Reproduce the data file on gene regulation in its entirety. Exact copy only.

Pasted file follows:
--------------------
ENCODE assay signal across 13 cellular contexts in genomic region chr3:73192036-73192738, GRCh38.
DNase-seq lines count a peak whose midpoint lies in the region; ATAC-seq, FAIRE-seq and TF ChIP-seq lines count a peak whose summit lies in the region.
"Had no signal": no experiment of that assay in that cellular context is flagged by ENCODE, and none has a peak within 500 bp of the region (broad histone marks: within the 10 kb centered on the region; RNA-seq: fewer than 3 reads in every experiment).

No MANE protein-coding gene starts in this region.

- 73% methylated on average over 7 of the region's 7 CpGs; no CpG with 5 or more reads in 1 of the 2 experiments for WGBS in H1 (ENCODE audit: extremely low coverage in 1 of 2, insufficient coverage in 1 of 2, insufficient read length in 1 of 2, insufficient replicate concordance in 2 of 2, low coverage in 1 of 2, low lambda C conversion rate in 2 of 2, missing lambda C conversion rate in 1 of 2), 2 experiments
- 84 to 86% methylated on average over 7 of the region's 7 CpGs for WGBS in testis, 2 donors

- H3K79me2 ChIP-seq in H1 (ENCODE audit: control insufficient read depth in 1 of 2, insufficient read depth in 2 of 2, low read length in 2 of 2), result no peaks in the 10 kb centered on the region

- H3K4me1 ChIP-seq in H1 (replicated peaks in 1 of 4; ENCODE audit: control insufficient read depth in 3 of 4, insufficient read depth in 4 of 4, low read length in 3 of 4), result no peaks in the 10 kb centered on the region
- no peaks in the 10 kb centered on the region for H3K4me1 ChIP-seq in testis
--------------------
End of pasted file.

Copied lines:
ENCODE assay signal across 13 cellular contexts in genomic region chr3:73192036-73192738, GRCh38.
DNase-seq lines count a peak whose midpoint lies in the region; ATAC-seq, FAIRE-seq and TF ChIP-seq lines count a peak whose summit lies in the region.
"Had no signal": no experiment of that assay in that cellular context is flagged by ENCODE, and none has a peak within 500 bp of the region (broad histone marks: within the 10 kb centered on the region; RNA-seq: fewer than 3 reads in every experiment).

No MANE protein-coding gene starts in this region.

- 73% methylated on average over 7 of the region's 7 CpGs; no CpG with 5 or more reads in 1 of the 2 experiments for WGBS in H1 (ENCODE audit: extremely low coverage in 1 of 2, insufficient coverage in 1 of 2, insufficient read length in 1 of 2, insufficient replicate concordance in 2 of 2, low coverage in 1 of 2, low lambda C conversion rate in 2 of 2, missing lambda C conversion rate in 1 of 2), 2 experiments
- 84 to 86% methylated on average over 7 of the region's 7 CpGs for WGBS in testis, 2 donors

- H3K79me2 ChIP-seq in H1 (ENCODE audit: control insufficient read depth in 1 of 2, insufficient read depth in 2 of 2, low read length in 2 of 2), result no peaks in the 10 kb centered on the region

- H3K4me1 ChIP-seq in H1 (replicated peaks in 1 of 4; ENCODE audit: control insufficient read depth in 3 of 4, insufficient read depth in 4 of 4, low read length in 3 of 4), result no peaks in the 10 kb centered on the region
- no peaks in the 10 kb centered on the region for H3K4me1 ChIP-seq in testis